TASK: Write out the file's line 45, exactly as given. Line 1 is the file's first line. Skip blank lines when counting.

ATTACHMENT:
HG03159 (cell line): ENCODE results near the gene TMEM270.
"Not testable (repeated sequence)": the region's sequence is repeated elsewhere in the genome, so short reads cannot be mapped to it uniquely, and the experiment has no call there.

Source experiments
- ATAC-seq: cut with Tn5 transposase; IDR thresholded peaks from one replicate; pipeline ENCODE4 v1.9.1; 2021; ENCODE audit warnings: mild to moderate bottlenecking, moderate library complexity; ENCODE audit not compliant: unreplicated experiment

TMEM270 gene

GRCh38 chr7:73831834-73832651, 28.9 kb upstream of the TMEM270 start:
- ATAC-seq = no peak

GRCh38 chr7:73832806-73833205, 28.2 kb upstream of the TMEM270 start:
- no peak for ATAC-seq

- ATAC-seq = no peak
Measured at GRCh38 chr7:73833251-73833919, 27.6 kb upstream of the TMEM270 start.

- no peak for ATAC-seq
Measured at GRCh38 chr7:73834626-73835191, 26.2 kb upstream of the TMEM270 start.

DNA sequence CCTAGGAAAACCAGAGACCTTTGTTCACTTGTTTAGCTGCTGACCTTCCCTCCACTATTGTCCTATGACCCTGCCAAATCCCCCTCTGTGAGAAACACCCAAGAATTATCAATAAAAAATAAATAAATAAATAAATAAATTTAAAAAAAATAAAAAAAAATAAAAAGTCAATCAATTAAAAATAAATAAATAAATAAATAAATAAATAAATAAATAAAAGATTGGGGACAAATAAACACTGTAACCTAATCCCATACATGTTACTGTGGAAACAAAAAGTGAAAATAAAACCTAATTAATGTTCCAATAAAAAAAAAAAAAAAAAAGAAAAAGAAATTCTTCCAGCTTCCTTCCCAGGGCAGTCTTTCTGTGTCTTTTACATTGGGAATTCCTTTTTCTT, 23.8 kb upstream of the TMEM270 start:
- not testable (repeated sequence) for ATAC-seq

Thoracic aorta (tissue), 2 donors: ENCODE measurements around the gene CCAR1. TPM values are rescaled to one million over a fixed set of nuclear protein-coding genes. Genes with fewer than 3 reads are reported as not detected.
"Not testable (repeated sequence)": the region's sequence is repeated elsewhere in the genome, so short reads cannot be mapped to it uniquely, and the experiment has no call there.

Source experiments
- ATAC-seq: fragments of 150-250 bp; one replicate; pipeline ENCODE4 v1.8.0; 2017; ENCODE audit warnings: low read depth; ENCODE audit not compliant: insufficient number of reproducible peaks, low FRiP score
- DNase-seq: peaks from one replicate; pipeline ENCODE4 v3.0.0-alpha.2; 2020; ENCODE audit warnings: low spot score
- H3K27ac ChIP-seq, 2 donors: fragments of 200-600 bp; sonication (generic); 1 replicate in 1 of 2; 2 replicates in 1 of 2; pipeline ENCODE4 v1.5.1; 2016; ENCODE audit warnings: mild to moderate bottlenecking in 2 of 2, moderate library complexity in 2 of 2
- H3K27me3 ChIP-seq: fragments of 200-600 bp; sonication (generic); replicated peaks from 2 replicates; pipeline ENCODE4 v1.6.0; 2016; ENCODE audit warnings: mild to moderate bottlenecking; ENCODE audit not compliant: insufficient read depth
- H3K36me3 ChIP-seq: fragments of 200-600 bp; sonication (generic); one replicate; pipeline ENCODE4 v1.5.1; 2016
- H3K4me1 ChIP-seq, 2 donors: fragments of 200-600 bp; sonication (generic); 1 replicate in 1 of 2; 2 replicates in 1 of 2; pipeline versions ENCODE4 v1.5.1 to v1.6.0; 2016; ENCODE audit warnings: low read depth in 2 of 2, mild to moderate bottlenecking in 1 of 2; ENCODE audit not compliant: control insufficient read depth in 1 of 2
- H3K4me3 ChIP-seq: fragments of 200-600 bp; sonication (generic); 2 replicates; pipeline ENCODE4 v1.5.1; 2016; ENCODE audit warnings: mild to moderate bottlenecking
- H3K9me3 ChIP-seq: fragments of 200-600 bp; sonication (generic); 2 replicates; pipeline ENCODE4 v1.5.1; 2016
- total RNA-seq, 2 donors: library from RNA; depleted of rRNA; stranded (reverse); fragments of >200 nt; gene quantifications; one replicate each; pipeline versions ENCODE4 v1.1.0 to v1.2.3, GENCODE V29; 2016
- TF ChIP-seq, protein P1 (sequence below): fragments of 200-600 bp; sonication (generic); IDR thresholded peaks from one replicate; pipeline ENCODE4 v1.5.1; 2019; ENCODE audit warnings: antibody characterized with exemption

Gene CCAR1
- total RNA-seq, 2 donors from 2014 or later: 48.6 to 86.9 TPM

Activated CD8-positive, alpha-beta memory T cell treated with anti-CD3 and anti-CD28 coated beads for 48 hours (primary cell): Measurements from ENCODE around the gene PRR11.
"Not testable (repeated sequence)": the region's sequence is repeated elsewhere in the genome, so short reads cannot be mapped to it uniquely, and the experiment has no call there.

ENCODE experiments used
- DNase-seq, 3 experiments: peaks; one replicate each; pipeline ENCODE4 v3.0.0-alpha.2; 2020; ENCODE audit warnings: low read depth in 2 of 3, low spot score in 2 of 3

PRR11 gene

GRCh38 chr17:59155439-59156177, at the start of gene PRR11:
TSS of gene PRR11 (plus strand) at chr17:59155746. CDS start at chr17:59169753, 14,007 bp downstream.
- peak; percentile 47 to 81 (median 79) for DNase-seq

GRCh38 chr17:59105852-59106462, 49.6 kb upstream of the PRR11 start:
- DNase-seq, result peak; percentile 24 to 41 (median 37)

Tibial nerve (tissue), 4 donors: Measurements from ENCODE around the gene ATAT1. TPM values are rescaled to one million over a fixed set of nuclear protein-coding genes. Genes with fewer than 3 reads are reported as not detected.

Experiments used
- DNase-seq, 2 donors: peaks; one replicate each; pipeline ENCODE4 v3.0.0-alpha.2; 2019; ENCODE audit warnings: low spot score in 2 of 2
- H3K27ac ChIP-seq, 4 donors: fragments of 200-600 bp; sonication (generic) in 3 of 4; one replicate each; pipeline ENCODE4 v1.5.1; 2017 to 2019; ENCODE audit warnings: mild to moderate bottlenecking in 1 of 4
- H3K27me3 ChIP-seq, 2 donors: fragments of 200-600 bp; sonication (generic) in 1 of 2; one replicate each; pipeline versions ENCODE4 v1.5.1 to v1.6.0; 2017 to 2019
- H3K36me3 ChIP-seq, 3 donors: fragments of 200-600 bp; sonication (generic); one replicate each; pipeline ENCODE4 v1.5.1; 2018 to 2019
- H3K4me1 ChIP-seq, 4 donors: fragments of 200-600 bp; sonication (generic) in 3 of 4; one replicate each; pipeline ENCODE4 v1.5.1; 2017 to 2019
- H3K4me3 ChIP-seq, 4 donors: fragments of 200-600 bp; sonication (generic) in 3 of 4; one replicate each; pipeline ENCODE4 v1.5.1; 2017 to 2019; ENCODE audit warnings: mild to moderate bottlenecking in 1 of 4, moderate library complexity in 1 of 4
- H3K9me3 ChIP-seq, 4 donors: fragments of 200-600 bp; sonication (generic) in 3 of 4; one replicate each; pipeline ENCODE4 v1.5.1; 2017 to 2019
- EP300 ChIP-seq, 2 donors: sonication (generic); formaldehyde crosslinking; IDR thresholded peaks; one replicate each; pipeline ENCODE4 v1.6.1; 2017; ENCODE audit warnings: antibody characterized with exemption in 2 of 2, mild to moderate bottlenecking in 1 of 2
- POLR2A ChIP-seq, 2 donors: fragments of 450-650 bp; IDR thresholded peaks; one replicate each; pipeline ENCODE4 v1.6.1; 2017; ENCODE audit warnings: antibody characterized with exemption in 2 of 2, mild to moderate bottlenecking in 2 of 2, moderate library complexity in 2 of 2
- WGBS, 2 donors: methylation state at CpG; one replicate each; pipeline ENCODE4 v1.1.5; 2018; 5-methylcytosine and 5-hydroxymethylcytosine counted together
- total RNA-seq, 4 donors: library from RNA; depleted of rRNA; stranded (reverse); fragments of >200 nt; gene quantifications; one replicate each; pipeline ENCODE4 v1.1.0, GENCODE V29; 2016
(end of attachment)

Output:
- H3K27me3 ChIP-seq, 2 donors: fragments of 200-600 bp; sonication (generic) in 1 of 2; one replicate each; pipeline versions ENCODE4 v1.5.1 to v1.6.0; 2017 to 2019